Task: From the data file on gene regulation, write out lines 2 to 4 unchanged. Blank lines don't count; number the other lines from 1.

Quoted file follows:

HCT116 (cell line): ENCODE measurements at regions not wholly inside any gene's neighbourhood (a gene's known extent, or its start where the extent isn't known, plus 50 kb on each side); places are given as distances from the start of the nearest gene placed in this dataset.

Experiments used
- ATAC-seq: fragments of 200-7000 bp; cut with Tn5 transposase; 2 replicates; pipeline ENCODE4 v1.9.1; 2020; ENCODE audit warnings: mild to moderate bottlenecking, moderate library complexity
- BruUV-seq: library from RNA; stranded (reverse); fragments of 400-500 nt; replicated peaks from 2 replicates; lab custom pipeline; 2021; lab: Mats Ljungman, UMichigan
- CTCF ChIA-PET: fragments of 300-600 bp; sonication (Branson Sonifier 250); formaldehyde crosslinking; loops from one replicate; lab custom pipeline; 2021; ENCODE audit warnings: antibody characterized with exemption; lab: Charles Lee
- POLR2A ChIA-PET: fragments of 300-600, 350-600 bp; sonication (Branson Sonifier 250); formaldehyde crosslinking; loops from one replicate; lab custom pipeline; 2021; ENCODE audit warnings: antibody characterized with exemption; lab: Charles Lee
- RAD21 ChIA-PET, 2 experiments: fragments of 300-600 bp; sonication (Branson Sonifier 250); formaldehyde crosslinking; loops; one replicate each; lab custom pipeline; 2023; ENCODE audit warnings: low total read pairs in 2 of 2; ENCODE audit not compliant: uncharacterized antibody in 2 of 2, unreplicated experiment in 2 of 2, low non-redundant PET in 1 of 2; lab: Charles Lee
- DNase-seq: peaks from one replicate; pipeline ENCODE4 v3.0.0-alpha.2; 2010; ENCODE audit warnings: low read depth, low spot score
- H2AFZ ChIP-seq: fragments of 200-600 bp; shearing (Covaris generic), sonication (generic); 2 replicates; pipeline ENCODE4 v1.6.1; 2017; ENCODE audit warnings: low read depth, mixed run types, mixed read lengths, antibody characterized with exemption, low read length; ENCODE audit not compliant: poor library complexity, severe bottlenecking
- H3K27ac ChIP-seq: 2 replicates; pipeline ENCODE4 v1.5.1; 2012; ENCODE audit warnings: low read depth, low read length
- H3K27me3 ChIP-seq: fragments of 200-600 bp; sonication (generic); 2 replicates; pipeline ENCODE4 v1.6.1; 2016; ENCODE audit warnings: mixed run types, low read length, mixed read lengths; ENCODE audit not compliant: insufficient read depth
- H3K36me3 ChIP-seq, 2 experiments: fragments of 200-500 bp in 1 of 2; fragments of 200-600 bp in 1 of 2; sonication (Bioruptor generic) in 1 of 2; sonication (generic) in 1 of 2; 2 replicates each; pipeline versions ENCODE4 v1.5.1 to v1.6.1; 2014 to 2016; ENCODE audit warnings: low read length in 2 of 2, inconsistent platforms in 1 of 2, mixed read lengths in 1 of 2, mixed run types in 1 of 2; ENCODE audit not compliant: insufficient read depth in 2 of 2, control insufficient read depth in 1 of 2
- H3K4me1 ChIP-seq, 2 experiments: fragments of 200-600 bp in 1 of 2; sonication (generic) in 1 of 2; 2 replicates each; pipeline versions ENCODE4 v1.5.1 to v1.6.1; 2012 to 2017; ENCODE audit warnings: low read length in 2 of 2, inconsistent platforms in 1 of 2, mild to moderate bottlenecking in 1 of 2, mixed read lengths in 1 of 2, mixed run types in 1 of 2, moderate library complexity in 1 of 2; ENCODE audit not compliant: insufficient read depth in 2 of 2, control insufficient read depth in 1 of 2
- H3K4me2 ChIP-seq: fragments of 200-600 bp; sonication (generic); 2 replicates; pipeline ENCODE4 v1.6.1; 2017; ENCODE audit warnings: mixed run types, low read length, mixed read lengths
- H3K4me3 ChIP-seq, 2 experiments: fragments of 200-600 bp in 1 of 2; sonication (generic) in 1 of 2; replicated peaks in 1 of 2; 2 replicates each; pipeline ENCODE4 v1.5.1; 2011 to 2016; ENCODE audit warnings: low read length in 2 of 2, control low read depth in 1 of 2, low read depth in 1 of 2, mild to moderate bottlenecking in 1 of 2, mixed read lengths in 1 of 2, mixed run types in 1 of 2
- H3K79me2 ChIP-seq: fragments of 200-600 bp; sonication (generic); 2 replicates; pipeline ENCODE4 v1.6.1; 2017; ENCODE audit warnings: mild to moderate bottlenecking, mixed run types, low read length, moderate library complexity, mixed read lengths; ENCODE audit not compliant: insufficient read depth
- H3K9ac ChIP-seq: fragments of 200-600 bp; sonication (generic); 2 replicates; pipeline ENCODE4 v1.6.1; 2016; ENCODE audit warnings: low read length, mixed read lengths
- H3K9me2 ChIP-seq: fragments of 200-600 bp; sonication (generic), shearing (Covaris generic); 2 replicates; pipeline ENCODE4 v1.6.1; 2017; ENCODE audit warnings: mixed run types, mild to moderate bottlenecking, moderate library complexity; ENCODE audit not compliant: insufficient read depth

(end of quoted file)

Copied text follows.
Experiments used
- ATAC-seq: fragments of 200-7000 bp; cut with Tn5 transposase; 2 replicates; pipeline ENCODE4 v1.9.1; 2020; ENCODE audit warnings: mild to moderate bottlenecking, moderate library complexity
- BruUV-seq: library from RNA; stranded (reverse); fragments of 400-500 nt; replicated peaks from 2 replicates; lab custom pipeline; 2021; lab: Mats Ljungman, UMichigan